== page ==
Nara, the Original Capital City of Culture

ByBert Wishart
Aug 24, 2017

Nara, the Original Capital City of Culture

Some 1,300 years ago the Empress Genmei established the seat of power in the mountainous area of Heijō-kyō, and in doing so created the country’s first ever permanent capital. With the nation being ruled from the city (present-day Nara) this time has come to be known as the Nara period.

Today Nara is a small and compact city that, when it comes to tourist attractions, historical charm, UNESCO World Heritage Sites and cultural relevance per square mile, Nara is not unlike an amusement park of historical relics. Every where you look, every where you turn, there is another impressive temple, shrine or sprawling park, making it an excellent destination for a day trip from Nagoya.

Upon arriving at Nara station it is pretty easy to find the sights of the city: simply head north past the streets lined with restaurants and souvenir stores (perhaps stopping to watch the impressive pounding of mochi by the fastest mochi maker in Japan on the way). At the top of these streets, the sights begin.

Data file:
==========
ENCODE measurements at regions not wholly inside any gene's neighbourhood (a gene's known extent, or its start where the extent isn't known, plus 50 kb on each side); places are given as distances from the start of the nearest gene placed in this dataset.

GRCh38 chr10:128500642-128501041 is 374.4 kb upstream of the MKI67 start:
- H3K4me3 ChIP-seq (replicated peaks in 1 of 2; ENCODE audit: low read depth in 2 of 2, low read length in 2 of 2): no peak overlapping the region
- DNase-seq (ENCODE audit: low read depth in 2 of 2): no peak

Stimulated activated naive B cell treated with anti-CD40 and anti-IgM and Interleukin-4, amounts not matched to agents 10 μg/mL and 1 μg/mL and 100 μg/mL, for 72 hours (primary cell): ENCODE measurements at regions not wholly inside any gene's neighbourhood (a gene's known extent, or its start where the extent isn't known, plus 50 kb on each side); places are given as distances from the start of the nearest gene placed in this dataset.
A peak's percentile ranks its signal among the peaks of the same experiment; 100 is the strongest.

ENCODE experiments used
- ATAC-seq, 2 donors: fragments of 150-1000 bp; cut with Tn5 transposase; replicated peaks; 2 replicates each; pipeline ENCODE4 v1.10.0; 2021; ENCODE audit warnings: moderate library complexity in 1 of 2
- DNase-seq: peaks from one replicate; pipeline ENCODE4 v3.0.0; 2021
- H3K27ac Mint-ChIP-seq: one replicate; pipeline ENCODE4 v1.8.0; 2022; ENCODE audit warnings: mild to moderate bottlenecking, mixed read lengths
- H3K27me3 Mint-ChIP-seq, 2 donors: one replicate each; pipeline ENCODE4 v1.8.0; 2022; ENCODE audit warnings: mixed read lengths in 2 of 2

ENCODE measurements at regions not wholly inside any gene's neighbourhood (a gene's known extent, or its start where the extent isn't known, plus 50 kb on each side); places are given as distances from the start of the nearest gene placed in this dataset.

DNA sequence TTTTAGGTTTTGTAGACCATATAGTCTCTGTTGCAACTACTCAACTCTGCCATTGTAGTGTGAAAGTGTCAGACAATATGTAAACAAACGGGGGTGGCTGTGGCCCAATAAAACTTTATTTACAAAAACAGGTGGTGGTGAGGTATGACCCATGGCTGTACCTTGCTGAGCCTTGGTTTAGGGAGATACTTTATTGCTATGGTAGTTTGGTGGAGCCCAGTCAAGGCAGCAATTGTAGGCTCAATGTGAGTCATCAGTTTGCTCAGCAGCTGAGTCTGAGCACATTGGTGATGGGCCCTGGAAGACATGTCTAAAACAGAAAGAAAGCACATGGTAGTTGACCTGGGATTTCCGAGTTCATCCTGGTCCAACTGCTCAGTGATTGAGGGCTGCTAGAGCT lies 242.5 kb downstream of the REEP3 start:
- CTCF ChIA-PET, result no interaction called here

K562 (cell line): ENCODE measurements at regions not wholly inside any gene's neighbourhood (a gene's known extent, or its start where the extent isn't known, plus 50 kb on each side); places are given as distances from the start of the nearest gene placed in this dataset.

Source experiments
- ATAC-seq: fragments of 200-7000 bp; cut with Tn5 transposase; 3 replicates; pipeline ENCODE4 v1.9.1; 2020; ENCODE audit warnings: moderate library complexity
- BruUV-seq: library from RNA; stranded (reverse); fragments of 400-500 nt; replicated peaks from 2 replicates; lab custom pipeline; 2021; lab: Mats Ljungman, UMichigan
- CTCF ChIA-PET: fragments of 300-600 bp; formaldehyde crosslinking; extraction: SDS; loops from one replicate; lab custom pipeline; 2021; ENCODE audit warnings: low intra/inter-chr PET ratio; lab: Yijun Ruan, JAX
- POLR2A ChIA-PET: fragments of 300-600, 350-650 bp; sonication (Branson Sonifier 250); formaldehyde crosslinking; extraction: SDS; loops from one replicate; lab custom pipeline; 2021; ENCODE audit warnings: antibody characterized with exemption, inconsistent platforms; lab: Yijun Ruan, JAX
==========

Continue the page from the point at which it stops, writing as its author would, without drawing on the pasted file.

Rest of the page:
Kofukuji is most likely to be the first attraction that you come across as you head through Nara. At one time the family temple of the Fujiwara, the most powerful family during the Nara and Heian Periods, it was established in Nara at the same time as the capital in 710 it had been comprised of over 150 buildings.

Today there are just a couple of significant structures remaining, including a five story pagoda, the Eastern Golden Hall and a three story pagoda. Standing 50 meters tall, the former is Japan’s second tallest pagoda.

Nara Park

Nara Park is perhaps what Japanese think of when they consider Nara. Though the park houses most of the city’s attraction, it is by no means the most striking park that you will ever see. That said, it is not without its charms, particularly during the spring’s cherry blossoms and the changing of the leaves during autumn, and is best known for the 1,200 wild deer that roam the area.